|By Raj Giri||December 07, 2012 | Comments|
- The films division has morphed in strategy and execution over the last few years. WWE launched its film business in late '05-early '06 and produced six films. The films were produced in localities where they received 20-30% in tax credits. The model was based on using partners to produce, finance and distribute the films. That strategy was "poorly executed," and resulted in a loss for the company.
WWE put Michael Luisi in charge of the division, which Barrios noted was the first time that they had someone with significant commercial experience running it. The new model under Luisi is similar to the old model, where they are still using partners to finance and distribute the films, but with significantly better terms. Barrios said that if the old films were produced under the terms of the new deal, the first six movies would have done 15% better.
- The company is investing a lot in emerging markets. Some are already eight figure markets, like India and Mexico. With India, all current revenue comes from TV licensing. They are not making any money there with consumer products, but "that will come." They have been making a lot from TV licensing deals because the shows do very well.
WWE has now been in China for over six years, reaching 145 million homes. Barrios admitted that growth in China was going slowly, but they have to be careful in that market. They expect double digit growth in both India and China.
- Barrios noted that less than 5% of revenue comes from integrated sales from sponsorships, and that is in part to brand perception issues that have to be worked through. He noted that there was potential for real opportunity in this area.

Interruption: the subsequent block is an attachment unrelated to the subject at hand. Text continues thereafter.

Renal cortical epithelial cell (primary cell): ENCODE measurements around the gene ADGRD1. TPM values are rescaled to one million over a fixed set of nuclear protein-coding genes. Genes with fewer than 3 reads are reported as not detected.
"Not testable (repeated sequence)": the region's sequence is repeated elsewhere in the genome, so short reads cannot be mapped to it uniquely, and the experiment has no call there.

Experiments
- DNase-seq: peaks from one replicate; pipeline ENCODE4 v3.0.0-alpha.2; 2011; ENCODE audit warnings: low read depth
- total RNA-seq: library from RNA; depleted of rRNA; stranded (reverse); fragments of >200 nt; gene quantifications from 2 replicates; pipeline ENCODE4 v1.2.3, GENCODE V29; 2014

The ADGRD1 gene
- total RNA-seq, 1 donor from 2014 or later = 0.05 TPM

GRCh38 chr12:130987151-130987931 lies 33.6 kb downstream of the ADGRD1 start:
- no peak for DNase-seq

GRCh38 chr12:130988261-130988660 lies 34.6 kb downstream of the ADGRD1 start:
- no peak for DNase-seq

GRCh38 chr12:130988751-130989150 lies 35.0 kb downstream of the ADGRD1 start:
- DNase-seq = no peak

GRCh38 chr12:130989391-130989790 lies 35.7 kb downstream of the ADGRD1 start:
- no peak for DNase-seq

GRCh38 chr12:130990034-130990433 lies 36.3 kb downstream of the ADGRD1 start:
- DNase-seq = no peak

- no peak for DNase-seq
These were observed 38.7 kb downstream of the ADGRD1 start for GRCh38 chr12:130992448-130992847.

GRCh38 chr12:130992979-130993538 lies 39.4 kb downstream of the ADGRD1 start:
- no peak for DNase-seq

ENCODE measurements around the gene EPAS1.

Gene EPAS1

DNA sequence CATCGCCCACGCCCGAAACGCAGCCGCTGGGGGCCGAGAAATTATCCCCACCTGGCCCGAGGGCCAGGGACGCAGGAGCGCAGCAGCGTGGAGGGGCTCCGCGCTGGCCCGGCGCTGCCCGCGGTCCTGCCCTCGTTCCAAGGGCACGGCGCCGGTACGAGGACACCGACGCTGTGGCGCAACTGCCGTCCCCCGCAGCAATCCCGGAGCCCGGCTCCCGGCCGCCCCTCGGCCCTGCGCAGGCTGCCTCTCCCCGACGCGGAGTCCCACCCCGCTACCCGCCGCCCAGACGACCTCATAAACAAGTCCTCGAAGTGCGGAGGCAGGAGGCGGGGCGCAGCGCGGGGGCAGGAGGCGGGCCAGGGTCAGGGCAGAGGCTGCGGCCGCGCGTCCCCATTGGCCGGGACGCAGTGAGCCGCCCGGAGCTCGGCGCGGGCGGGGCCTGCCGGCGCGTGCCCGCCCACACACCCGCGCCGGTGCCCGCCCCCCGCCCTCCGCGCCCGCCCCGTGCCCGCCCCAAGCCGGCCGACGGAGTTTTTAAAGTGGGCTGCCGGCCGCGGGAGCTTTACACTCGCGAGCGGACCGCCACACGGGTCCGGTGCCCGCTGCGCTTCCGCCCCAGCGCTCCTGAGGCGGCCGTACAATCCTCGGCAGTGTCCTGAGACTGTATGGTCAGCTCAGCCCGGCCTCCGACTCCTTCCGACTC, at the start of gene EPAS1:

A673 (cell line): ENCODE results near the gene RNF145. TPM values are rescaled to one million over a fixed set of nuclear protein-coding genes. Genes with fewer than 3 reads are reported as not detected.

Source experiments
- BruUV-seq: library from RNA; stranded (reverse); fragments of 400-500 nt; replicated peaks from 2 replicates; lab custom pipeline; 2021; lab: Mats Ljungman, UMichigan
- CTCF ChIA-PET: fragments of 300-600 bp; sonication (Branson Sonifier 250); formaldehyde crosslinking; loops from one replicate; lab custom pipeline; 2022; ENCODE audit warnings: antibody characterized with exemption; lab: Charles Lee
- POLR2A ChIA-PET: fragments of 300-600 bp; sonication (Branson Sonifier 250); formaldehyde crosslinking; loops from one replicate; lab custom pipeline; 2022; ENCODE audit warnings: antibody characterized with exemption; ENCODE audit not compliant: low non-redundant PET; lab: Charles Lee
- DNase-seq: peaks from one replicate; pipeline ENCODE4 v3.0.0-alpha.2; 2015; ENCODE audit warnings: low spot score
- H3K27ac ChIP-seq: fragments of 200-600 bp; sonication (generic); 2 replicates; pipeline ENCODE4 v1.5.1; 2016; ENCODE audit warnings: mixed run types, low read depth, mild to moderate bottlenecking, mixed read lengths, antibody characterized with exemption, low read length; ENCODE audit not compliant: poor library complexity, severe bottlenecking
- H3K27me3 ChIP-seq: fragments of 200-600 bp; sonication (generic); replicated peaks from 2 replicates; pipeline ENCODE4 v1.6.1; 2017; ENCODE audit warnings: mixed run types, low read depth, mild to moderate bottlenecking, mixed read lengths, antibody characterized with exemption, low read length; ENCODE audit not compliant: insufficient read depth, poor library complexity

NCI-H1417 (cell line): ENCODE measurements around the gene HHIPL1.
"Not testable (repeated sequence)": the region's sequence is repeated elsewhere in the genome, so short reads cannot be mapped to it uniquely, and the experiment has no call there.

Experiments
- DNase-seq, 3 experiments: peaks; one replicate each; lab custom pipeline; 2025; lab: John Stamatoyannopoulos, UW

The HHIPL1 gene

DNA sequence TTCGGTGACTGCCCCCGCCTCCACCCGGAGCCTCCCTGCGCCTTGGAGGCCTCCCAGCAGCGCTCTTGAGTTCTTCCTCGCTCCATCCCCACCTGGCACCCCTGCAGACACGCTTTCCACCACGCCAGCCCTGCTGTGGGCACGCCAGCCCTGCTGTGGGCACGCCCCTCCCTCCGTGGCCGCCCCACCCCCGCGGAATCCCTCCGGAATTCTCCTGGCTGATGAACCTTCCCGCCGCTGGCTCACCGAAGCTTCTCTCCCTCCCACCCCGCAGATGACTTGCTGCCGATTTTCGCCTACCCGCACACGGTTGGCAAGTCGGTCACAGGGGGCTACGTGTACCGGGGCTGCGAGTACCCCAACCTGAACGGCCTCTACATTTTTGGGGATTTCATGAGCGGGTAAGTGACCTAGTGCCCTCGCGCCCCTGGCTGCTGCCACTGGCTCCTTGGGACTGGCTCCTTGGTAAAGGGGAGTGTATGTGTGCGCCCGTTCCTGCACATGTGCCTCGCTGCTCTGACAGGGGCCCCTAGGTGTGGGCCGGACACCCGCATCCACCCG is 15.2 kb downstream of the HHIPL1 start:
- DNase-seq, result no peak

- While their console games have done well, Barrios said that the company has been "laggard" in gamification of content, social gaming and online gaming, which they plan to change.
- With social media, they are happy with where they're at, but are looking forward to doing more.
- We reported his comments about the WWE Network earlier this week. Not much new on that front, but Barrios admitted that investment in the network has been a drag on earnings in the short run. He said there's too much opportunity in doing the Network to turn back.
The company did a lot of research and found that out of 116 million households in the U.S., about half (57 million households) have some affinity to WWE to where they can be considered a WWE fan. 20% of those fans were described as passionate fans who follow the product, while 40% were casual fans who watch a few shows per year. The remaining 40% were described as lapsed fans who followed the product at some point in time, but not anymore. He said that there was too much to gain to not keep pushing forward, and that the payoff is too large.
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